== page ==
Also from Thomas: Injuries at cornerback have led the Rams to use extra safeties in their nickel and dime packages.

Mike Salk of 710ESPN Seattle says Tarvaris Jackson has outperformed expectations, but isn't good enough for the Seahawks to take the next step. Salk: "It is OK to be a game manager. Alex Smith has won 12 games this year in that capacity and surely we know the stories of Trent Dilfer, Brad Johnson and even a young Tom Brady winning Super Bowls. Game managers win by controlling the ball, understanding the importance of field position, and getting the ball in the hands of the playmakers. But they also have to lead important drives late in games because their teams typically haven't scored enough points to win it handily. Tarvaris Jackson has not done that this year. In limited opportunities, he has failed at that important skill. And I think it will be the reason his time in Seattle will end sooner rather than later." Noted: Jackson would be the ideal backup behind a front-line starter.

Brady Henderson of 710ESPN Seattle says Heath Farwell and the Seahawks exploited the 49ers' tendency to release into coverage early in blocking Andy Lee's fourth-quarter punt Saturday. Henderson: "Farwell had seen that reserve linebacker Blake Costanzo, who lines up as a left tackle on the punt unit, was often quick to disengage from his block and head down the field toward the returner, leaving an unobstructed path to the punter. Farwell, whose job on the punt return team is normally to slow the opposing team's tackle at the line of scrimmage, took advantage of that tendency." Noted: I spoke with Costanzo about the play and he said that's exactly what happened. He took full responsibility. The play proved costly at the time, but the 49ers now have time to adjust before such a problem arises in a playoff game.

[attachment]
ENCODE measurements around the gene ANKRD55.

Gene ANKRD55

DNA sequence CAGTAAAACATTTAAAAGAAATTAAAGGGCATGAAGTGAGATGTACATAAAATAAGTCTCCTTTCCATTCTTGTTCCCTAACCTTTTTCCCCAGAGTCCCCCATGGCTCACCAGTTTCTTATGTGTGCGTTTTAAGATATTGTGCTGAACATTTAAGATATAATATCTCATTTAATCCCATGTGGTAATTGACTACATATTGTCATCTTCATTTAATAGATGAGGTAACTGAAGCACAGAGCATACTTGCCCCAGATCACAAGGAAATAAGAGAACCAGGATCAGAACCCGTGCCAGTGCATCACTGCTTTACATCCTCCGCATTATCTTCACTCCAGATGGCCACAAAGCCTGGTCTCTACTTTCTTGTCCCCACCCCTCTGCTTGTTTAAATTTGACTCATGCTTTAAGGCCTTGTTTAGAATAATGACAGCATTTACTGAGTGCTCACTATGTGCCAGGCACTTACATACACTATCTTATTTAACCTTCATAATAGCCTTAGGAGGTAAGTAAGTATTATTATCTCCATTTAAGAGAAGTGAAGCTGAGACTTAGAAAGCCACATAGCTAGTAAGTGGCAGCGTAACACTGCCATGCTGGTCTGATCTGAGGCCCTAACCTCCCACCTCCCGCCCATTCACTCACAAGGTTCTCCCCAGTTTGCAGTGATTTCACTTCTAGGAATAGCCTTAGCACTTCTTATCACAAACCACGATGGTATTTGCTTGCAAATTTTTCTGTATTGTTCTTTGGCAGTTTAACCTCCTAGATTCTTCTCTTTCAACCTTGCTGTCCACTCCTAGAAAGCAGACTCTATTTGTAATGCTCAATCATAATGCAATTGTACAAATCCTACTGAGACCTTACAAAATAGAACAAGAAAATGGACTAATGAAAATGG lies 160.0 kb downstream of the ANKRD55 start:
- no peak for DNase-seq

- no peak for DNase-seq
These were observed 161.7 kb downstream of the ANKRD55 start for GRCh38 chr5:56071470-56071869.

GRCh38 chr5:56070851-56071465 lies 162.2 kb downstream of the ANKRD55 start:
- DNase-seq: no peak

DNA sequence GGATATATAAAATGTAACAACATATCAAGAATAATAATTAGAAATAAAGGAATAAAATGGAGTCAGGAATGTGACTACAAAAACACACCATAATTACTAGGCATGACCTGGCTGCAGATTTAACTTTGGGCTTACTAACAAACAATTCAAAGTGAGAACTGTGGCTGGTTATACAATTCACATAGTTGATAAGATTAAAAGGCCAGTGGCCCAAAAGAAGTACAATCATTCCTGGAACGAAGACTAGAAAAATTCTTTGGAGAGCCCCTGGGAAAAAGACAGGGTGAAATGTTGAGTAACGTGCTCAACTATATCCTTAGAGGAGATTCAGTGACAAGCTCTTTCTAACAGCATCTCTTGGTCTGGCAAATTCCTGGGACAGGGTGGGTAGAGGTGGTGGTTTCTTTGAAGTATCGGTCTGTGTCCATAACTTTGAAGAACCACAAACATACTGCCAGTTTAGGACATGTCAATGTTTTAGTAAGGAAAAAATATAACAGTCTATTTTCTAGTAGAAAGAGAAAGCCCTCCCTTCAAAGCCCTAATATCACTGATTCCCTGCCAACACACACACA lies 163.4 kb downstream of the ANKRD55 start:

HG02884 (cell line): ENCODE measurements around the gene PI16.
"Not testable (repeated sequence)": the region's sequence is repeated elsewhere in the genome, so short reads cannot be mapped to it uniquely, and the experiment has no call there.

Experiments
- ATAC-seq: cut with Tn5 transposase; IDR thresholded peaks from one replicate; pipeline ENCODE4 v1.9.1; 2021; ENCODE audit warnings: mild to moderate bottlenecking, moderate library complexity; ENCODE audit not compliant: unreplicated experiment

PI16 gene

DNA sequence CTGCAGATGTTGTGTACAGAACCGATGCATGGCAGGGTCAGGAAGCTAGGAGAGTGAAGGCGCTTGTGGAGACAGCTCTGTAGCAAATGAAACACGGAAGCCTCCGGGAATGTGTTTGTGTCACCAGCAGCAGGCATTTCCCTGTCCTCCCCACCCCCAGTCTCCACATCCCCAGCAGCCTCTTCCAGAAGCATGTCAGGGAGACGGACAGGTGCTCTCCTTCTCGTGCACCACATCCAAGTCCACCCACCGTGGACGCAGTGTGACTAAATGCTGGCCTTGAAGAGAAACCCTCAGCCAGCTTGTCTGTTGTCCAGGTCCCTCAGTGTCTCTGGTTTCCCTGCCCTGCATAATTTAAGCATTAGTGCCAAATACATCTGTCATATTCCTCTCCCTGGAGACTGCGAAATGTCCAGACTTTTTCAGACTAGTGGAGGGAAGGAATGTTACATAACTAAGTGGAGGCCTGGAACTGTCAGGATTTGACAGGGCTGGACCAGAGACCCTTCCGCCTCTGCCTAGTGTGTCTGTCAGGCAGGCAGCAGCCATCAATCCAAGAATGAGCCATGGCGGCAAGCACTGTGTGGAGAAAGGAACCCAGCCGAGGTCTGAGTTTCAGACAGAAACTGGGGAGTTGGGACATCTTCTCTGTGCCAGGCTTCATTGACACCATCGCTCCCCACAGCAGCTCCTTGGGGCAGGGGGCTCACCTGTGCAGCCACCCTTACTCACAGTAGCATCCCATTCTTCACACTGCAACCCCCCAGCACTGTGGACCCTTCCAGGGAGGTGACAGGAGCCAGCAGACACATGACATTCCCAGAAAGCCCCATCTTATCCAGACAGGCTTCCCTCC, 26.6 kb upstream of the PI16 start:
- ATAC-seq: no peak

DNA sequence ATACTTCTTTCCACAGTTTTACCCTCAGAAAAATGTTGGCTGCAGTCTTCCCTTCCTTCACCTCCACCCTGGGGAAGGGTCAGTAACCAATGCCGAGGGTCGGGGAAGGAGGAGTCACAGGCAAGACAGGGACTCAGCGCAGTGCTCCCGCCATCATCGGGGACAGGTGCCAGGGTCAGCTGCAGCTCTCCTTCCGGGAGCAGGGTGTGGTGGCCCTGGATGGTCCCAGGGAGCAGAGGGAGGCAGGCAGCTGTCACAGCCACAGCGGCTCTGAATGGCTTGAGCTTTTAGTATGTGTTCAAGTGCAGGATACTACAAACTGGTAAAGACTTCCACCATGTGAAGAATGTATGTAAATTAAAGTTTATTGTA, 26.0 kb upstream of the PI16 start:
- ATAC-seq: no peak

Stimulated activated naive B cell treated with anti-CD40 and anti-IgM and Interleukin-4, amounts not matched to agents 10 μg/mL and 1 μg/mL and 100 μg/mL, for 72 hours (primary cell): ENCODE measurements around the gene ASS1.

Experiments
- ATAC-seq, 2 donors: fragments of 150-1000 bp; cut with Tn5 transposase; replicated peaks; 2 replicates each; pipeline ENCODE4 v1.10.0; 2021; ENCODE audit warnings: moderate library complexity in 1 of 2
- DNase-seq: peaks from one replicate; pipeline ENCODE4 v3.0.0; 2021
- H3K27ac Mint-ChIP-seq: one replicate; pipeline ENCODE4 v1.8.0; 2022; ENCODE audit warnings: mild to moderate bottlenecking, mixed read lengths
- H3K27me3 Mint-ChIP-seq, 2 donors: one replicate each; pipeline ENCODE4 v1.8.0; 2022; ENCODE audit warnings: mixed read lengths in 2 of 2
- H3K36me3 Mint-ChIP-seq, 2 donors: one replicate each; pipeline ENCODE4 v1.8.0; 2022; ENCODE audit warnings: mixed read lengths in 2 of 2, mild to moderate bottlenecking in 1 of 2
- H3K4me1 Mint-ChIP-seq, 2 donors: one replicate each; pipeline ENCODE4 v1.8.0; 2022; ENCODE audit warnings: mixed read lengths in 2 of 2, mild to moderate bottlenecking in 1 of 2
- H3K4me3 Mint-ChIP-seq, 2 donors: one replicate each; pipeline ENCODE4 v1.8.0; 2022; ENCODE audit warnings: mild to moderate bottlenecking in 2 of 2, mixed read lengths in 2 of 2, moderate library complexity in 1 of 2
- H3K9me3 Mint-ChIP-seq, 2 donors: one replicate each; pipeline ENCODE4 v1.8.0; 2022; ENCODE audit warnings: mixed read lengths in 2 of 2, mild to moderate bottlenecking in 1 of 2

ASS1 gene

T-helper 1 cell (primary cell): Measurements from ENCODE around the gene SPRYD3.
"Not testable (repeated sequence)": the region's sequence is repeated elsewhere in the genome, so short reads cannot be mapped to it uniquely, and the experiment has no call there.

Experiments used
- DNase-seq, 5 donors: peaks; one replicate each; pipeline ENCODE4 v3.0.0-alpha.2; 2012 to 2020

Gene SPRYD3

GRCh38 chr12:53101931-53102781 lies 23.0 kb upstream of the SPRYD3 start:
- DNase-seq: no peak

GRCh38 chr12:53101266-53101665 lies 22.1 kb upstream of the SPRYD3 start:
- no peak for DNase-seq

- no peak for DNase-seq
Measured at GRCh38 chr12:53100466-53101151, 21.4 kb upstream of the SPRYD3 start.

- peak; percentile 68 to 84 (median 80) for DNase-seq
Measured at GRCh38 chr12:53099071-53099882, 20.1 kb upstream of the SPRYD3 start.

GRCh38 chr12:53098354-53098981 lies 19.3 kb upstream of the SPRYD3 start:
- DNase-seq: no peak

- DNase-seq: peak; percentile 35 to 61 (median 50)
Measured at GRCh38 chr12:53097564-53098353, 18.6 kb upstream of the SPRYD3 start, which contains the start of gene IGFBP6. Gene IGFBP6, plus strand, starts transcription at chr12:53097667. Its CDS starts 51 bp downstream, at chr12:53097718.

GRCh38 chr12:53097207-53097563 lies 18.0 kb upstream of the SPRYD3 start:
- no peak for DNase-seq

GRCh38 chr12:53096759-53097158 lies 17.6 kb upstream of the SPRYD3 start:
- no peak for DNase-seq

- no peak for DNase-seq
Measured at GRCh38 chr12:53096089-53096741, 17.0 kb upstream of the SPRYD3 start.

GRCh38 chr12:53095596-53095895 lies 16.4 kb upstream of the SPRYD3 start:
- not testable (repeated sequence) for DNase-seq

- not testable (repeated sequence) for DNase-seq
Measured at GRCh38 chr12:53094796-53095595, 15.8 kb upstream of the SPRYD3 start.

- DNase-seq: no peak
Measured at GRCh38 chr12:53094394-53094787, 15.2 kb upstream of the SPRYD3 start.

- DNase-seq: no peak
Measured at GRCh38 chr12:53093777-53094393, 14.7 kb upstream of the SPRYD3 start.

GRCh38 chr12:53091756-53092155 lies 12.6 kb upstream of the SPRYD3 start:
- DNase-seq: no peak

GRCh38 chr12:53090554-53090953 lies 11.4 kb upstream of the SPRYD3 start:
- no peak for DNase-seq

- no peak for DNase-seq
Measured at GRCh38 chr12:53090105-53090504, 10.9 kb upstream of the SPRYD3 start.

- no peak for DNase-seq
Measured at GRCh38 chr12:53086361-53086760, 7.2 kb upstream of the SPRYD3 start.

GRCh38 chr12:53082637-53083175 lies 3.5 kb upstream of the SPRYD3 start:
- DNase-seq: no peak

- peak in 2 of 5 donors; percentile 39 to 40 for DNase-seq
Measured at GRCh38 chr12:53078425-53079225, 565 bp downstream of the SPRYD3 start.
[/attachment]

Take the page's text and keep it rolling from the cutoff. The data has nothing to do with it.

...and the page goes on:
Danny O'Neil of the Seattle Times notes that the Seahawks were only 4-4 at home this season. Noted: Blowing a 17-7 lead to lose at home against the Washington Redskins stands out as the most lamentable home defeat for Seattle.

Also from O'Neil: thoughts on a 49ers assistant coach shouting, "Merry Christmas!" while leaving the Seahawks' press box.

Darren Urban of azcardinals.com says the Cardinals' propensity for slow starts on offense caught up to them during a 23-16 defeat at Cincinnati. Urban: "With Kevin Kolb still suffering from concussion symptoms -- his availability for the finale seems in doubt at this point -- John Skelton got the start. Skelton was terrible for three quarters as the Cardinals failed to cross midfield and trailed, 23-0. Then he turned into Super Skelton in the fourth quarter -- as usual -- and nearly shocked everyone. Just 8-of-19 for 93 yards, with three interceptions and five sacks, through the first three quarters, (coach Ken) Whisenhunt admitted he considered benching Skelton for Rich Bartel. But Skelton completed 15-of-25 passes for 204 yards and two touchdowns in the final quarter." Noted: Skelton has proven he's worth keeping around for developmental purposes, but not yet ready to start. That is OK. He was a fifth-round pick only last year. The fact that he won a roster spot, kept that spot, won a few starts and even briefly led some to think he should remain in the lineup means he has already outperformed expectations.

Kent Somers of the Arizona Republic says Skelton's accuracy must improve.

Dan Bickley of the Arizona Republic blames the Cardinals' defeat more on Skelton than on Early Doucet's stumble late in the game.